In the future, we will print everything.
We will print toasters. We will print golf carts. We will print small children.
But for now, we are printing toys and shoes. Fast Company magazine has a good story this month on (among other high tech sports gear) Nike’s fancy “Flywire” shoes for the Olympics. They’ve been able to innovate rapidly by basing their super lightweight shoe design on… bridges. Here’s the story.
The inspiration for the new construction came from the cables on a suspension bridge. Rather than cords of steel, Flywire uses thin, strong-as-steel threads of Vectran, placed in fan-shaped clusters of between 10 and 20 strands, each about 3 inches in length. […] Flywire lead designer Jay Meschter’s stroke of genius was to stop thinking of a shoe as something assembled and start thinking of it as something that is, well, printed. When Meschter connected the two ideas of filaments and strength, his mind leaped to embroidery machines, which, he realized, print out lines and shapes using colored thread stitches rather than ink. If Meschter could stitch in 3-D form the cabling that holds up a suspension bridge, and anchor the ultrathin “cables” around a foot shape, he’d be able to create an ultralight shoe in the same time it took to stitch somebody’s name on a shirt.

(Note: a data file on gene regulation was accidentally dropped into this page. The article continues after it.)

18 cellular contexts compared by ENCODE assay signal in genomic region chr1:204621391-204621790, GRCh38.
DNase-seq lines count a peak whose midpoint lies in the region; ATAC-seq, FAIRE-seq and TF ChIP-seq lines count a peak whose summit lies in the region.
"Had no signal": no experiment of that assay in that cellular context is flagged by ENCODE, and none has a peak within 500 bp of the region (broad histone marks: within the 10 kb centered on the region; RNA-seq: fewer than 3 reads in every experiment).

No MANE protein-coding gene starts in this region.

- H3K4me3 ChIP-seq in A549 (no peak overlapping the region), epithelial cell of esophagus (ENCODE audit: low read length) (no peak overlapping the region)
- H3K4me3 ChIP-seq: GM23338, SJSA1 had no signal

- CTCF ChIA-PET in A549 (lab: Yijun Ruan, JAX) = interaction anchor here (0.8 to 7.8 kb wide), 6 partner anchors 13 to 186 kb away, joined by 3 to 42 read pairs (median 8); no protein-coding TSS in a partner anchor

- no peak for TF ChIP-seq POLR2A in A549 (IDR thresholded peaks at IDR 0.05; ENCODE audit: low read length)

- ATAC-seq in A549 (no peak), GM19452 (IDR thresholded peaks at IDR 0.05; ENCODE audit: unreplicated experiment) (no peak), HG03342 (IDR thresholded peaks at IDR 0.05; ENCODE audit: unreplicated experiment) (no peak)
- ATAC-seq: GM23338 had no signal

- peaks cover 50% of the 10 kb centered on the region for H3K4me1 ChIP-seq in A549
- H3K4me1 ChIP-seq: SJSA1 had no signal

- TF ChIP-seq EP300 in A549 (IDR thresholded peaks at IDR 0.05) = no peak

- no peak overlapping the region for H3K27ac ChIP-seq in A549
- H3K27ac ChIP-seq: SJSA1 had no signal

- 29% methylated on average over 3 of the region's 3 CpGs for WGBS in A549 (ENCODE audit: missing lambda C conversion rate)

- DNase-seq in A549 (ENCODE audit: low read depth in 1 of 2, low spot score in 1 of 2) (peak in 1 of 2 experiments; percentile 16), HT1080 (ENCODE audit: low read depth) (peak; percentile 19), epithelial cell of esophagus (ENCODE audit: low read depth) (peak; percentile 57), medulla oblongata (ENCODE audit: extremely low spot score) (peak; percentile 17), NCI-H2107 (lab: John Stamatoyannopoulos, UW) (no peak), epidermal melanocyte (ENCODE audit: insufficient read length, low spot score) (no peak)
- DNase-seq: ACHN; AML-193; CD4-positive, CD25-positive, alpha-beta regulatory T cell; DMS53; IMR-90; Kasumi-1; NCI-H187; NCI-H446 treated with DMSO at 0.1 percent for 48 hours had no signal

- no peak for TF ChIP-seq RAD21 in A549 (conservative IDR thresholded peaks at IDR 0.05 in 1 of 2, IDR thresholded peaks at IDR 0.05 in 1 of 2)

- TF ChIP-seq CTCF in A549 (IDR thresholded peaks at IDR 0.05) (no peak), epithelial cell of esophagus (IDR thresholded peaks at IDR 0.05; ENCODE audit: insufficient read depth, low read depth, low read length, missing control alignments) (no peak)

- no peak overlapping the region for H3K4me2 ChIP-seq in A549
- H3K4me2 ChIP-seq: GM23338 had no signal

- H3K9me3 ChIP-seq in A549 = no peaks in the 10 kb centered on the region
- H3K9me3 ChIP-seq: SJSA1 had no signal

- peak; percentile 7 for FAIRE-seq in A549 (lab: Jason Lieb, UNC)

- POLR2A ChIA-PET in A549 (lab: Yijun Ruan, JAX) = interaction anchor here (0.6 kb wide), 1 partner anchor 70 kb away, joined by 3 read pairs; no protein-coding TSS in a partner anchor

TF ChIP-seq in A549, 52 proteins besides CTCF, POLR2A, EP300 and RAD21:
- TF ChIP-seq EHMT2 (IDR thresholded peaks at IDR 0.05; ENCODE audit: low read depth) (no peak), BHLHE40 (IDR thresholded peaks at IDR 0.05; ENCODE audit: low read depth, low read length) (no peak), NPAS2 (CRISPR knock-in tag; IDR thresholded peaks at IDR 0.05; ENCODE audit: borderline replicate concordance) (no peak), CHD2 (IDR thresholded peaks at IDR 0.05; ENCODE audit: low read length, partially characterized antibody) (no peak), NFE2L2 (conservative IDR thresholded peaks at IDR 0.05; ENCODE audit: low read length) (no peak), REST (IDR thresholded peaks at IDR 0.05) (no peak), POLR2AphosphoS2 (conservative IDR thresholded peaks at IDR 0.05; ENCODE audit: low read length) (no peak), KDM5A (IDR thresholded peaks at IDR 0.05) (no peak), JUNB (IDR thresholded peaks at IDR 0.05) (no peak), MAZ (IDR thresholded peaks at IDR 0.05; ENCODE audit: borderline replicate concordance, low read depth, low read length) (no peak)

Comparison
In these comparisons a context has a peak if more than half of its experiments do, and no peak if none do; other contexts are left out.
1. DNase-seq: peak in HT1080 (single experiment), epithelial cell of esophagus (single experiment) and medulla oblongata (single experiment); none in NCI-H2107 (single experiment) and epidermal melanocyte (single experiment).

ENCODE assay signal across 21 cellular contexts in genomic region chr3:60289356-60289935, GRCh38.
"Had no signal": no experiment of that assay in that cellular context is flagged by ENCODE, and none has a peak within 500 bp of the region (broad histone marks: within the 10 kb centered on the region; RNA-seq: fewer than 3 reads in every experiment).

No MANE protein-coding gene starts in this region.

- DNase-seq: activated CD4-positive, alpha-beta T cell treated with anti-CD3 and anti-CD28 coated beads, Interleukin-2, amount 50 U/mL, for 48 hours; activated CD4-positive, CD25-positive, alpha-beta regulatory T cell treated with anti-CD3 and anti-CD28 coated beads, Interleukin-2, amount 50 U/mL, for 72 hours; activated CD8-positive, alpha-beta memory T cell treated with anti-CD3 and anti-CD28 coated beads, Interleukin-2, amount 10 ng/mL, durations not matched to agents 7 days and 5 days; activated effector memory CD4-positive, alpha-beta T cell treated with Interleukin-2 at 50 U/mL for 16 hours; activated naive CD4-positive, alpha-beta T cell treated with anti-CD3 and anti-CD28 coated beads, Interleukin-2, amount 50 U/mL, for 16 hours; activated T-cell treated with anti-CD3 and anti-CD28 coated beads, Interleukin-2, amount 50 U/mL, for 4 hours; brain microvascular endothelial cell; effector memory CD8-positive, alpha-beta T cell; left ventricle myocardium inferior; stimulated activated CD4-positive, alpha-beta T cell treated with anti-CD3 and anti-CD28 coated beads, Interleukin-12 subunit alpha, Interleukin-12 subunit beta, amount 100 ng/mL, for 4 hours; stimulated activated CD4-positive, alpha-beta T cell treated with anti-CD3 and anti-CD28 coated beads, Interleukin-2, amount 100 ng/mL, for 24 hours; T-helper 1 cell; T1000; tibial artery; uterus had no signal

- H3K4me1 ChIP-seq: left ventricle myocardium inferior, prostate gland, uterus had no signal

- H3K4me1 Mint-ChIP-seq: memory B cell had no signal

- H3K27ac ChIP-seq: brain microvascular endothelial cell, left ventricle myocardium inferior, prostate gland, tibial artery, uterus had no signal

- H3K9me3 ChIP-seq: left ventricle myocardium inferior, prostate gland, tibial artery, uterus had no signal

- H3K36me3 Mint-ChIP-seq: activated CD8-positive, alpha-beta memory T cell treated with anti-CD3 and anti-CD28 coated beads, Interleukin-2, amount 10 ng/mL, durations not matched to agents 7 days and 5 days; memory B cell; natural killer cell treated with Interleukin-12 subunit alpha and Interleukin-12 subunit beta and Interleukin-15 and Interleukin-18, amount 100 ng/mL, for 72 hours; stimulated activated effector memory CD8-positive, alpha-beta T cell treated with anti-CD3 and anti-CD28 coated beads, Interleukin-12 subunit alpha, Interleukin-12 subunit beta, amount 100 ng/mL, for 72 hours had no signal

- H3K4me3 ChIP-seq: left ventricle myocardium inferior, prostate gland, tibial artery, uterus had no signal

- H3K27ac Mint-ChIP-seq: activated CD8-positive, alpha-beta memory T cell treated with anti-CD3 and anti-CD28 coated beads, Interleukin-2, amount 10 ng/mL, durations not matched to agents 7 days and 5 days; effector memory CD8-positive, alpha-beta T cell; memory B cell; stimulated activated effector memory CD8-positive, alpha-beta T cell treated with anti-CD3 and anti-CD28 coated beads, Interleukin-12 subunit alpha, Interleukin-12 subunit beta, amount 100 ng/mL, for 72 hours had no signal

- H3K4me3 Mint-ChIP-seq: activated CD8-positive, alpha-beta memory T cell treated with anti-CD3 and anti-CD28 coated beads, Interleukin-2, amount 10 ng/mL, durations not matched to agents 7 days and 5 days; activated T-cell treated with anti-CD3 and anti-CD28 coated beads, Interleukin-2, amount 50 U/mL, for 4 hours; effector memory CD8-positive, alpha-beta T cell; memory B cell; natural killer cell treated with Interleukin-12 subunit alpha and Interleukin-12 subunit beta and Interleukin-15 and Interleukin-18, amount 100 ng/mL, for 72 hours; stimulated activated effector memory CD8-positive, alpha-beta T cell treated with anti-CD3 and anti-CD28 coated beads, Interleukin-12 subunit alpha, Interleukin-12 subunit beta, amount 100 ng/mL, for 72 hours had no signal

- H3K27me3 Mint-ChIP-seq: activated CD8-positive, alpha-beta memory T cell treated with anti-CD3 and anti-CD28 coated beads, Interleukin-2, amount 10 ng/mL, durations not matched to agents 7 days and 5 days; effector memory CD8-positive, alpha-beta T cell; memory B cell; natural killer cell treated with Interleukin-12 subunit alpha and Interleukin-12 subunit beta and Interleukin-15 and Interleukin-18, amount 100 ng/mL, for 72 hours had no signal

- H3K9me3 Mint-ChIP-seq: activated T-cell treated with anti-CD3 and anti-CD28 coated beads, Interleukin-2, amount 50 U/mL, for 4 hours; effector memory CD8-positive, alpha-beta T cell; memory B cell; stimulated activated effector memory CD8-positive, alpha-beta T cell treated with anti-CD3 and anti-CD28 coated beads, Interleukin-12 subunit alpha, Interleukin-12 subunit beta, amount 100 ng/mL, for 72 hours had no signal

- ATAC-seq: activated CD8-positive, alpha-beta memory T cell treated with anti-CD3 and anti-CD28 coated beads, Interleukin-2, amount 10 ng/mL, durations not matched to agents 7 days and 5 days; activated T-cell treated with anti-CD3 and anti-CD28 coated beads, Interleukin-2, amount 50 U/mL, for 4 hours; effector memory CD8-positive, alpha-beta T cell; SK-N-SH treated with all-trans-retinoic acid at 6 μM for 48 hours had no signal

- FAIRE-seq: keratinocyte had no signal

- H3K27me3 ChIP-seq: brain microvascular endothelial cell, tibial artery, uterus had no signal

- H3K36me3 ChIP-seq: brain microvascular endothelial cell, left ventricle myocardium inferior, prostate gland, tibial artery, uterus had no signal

Printing shoes has two virtues: it’s cheap and it’s fast. A fast, cheap product design cycle means that innovation can happen extremely fast, and the fruits of innovation can be passed on to the consumer rapidly. I find this story exciting not because I want to go buy some Flywire shoes but because this is one part of an accelerating trend. Printing makes design happen faster, and when design happens faster things get better.